|World media returns to Beirut - for the usual reason
|Over 50 nationalities, 30 television channels and wire agencies, and hundreds of reporters, correspondents and cameramen have formed a massive media beehive in Downtown Beirut to cover the Israeli offensive against Lebanon. Based in the large Shaker and Aoueini building adjacent to UN House in the capital, the television and wire agencies' offices are never deserted as reporters and staff members run through the corridors to transfer information to each other.
"Once again Lebanon manages to attract world's media outlets to cover its news, but this time it is war coverage," said one man as he fixed a television-camera light in preparation for an impending broadcast "from the heart of Beirut."
"The last time we had such a large number of media outlets gathering to cover news in Lebanon was directly after the assassination of our former prime minister, Rafik Hariri," said Issam Dakroub.
Dakroub is the general manager of News Time Productions, which provides media and broadcast services to broadcasters and media outlets.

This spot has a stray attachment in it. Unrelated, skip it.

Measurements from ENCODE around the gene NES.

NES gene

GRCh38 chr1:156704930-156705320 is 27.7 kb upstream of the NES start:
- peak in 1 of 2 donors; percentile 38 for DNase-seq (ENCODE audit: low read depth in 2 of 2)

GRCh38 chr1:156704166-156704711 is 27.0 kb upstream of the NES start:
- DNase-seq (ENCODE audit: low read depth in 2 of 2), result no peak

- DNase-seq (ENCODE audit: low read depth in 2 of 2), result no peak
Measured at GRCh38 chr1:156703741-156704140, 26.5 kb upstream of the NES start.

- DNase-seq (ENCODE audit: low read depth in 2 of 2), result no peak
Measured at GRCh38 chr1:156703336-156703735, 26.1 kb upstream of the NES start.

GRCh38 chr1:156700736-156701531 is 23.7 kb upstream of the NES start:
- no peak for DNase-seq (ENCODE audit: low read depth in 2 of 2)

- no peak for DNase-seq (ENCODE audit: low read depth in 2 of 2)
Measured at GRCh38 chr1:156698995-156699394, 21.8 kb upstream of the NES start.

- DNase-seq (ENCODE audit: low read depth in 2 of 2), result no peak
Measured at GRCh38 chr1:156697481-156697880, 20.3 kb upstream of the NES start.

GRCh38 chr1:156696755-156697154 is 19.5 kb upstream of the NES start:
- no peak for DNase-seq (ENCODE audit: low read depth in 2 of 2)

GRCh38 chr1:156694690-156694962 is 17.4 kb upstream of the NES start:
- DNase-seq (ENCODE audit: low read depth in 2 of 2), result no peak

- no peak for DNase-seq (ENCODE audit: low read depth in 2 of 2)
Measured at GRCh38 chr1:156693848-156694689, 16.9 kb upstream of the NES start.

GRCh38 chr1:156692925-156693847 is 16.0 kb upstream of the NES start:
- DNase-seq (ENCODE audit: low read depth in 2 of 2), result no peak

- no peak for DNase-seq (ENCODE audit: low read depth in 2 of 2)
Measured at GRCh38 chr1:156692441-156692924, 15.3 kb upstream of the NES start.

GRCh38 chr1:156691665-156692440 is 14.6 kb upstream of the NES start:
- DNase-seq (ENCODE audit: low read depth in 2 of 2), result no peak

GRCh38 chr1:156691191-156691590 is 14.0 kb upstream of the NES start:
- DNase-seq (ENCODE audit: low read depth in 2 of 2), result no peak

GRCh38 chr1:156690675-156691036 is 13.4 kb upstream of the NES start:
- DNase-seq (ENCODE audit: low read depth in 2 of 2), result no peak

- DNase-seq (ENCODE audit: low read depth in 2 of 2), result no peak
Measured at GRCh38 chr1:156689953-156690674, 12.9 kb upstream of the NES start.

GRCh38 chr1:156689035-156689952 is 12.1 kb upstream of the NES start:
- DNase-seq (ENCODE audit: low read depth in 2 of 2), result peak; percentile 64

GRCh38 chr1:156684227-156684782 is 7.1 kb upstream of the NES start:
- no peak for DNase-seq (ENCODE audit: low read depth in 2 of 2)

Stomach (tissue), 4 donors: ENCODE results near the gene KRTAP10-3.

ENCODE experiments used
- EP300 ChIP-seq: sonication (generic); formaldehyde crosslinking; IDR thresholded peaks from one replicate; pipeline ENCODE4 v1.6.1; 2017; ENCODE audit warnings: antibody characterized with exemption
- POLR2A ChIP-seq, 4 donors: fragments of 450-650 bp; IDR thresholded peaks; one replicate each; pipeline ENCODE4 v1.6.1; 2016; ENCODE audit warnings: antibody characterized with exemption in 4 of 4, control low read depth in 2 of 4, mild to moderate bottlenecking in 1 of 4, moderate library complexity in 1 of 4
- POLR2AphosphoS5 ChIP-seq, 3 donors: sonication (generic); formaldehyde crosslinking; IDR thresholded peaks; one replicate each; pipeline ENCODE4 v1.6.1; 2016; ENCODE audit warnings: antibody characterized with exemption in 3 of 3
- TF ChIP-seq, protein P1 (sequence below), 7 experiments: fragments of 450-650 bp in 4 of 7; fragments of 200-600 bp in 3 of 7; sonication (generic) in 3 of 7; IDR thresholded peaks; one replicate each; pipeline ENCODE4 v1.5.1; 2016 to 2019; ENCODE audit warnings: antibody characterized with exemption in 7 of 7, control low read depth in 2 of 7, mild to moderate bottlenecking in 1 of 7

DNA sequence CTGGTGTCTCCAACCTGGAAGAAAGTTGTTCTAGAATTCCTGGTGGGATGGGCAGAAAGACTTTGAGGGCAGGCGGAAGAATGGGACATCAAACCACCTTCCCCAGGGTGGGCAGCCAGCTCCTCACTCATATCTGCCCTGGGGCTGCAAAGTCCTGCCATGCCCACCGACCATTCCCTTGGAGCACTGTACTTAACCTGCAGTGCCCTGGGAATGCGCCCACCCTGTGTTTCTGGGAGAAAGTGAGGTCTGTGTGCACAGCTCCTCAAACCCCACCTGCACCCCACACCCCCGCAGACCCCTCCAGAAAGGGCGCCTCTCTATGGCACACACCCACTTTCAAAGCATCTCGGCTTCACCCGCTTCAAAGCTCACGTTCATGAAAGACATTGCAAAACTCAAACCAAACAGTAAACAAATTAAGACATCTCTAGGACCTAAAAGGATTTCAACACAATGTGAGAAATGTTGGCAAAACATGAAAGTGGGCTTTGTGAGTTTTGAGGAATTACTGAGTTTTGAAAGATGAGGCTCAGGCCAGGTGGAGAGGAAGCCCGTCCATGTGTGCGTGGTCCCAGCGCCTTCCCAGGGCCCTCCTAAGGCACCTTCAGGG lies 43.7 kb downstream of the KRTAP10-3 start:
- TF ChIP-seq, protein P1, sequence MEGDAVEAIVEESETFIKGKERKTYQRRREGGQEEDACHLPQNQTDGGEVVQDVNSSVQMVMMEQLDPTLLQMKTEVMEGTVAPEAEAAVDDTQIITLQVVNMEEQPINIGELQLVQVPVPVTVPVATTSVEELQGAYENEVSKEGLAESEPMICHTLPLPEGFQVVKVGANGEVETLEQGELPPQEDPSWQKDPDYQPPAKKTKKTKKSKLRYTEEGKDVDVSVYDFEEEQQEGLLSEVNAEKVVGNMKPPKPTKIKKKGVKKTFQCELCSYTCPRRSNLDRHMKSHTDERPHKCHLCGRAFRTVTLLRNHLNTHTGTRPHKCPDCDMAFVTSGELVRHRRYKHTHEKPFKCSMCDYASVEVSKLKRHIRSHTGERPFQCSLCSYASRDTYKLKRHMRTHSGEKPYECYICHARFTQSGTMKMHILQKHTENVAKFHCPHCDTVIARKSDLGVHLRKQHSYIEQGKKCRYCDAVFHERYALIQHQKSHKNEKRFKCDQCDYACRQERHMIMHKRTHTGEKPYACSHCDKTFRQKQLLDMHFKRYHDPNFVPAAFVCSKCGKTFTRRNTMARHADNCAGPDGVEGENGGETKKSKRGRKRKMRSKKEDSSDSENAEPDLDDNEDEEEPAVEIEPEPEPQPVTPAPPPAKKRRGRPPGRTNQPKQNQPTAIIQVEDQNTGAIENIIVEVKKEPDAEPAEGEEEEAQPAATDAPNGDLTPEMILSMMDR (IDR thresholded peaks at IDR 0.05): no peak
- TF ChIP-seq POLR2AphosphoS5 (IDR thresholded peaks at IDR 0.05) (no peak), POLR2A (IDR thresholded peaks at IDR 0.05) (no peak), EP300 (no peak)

Dakroub said that most of "the over 50 nationalities who covering the Israeli war on Lebanon are Arabs, Europeans and US, with a lack of media crews from the Far East."
He added: "This time, the Japanese coverage of events is missing. Normally, the Japanese presence would be extensive covering events on the ground."
Adnan Ghamloush, a pan-Arab Al-Arabiyya television reporter who was in the media convoy of Al-Arabiyya and Al-Jazeera which was attacked by Israeli warplanes Saturday, told The Daily Star that the media personnel in the convoy had a "miraculous escape."
Ghamloush said: "We were going from the Southern town of Marjayoun to the Southern town of Hasbayya when Israeli warplanes attacked us with 11 raids."
Luckily, none of the crew were wounded, but the convoy had to wait until the United Nations managed to reach them the next day and help them make their way to Beirut.
"If the Israelis had wanted us dead they could have had us evaporated in a second," said Ghamloush.
He added: "The Israeli warplanes hit the road in front of our convoy and behind it as if it were a message for the media not to go any further South."
Early Sunday, a Lebanese reporter, "a young woman who is no more than 25," as Health Minister Mohammad Jawad Khalifa said, was killed in an Israeli raid on the South.
Both the BBC and the CNN refused to talk to The Daily Star, the first saying it's company policy and the latter saying their PR office in Atlanta doesn't authorize them to give quotes.
The Daily Star